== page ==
Day 100 – January 8th – Slow Train

We’ve only just got back from a concert having taken the slow train up to London and back. Then there was confusion about the train times and we spent a rather chilly half hour on Ashford train station waiting for the connection through to Wye.

On the up side, the concert was lovely, I caught up with a great friend for a drink beforehand, and in class the morning my Schubert received more “good”s than criticisms.

More tomorrow.

Day 77 – December 16th – Playing for the Gardeners

Today has been a busy one, and I’m definitely ready for an early night! It was also a day of ups and downs, and of trying to figure out whether a few of the downs were just in my head.

Class this morning went well for the warm-ups. IfI trust myself and don’t get flustered, I can play a lot of the exercises, and now I’m also trying to use mental practice a bit more to help strengthen things and avoid learning in mistakes. At the end of the warm-up session, Trevor announced that some of us were “absolved” from using long Bb in our studies, and that I was one of them. To be honest, I almost fell of my chair!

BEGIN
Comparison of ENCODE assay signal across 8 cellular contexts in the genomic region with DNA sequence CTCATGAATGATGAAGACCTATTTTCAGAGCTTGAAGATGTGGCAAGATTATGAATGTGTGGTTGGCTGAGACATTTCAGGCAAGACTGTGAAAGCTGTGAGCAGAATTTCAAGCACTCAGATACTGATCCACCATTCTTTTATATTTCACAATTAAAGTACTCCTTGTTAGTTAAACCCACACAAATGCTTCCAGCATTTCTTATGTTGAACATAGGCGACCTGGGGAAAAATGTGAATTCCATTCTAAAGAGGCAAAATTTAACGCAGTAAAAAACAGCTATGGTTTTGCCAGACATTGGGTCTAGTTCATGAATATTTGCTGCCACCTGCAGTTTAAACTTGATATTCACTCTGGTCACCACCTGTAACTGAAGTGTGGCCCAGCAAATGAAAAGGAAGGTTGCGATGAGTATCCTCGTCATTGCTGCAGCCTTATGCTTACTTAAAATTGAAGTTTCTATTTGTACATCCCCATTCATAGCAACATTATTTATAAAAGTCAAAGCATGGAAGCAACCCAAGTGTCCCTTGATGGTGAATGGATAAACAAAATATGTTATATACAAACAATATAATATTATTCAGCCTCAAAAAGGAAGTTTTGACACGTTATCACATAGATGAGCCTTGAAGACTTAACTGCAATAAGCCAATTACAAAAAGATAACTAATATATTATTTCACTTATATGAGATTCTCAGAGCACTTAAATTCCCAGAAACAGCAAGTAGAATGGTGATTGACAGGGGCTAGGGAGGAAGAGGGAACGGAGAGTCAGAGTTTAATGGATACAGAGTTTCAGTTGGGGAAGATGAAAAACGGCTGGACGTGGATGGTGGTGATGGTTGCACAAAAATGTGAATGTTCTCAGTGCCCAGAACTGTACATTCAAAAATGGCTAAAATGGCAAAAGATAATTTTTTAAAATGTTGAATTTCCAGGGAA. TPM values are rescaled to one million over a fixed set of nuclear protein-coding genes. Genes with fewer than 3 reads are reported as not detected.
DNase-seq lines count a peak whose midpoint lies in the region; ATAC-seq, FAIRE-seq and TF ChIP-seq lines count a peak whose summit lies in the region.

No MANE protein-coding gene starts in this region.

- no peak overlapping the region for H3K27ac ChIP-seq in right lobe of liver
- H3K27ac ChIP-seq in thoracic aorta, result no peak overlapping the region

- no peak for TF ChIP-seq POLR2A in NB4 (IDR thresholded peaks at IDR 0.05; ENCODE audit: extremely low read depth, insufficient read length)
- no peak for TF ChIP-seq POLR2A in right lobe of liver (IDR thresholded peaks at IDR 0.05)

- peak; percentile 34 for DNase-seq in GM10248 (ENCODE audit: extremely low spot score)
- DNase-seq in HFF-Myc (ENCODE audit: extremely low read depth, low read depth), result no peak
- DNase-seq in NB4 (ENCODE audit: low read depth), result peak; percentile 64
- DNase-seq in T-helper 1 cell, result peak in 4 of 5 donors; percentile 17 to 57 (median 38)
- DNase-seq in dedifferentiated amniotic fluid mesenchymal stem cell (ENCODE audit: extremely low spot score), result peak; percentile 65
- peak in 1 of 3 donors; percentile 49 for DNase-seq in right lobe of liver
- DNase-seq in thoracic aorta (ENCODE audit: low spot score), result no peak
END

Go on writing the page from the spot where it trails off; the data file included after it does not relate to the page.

Studies, however, didn’t go as well as I wanted. For some reason a combination of being really cold and some funny nerves made me jittery, and I made silly mistakes. Andersen No. 9 (including the double-tonguing variation) were quite good, but my selection of Moyse studies earned quite a lot of criticism. Altès No. 10 just felt uncomfortable, as I hadn’t learned the accompanying part well enough, and my 50 Variations No. 5 was not in the correct rhythm. However, when I later mentioned to Trevor that I’d been feeling a bit off colour, he looked surprised and replied with “oh, I thought you did quite well today”. I must keep focusing on the learning process rather than the day-to-day.

This evening’s short concert for the village Gardeners Society Christmas party went pretty well. We played three sextet pieces, Alyssa and Roya did The Emperor and the Bird of Paradise for flute and spoken voice, and I played Ulpirra by Ross Edwards. I’m not totally sure what the audience made of my final performance direction to ‘stamp and shout’, but they seemed to enjoy the concert overall, and Trevor was pleased. As an ensemble, we played well together considering it was our first concert, though the different acoustic of the hall made a few people a little nervous. I need to remember to compensate a little more for a cold piccolo!

Our flute history papers are finally submitted and the cheese, biscuits and two glasses of wine at the gardeners’ party was a nice reward.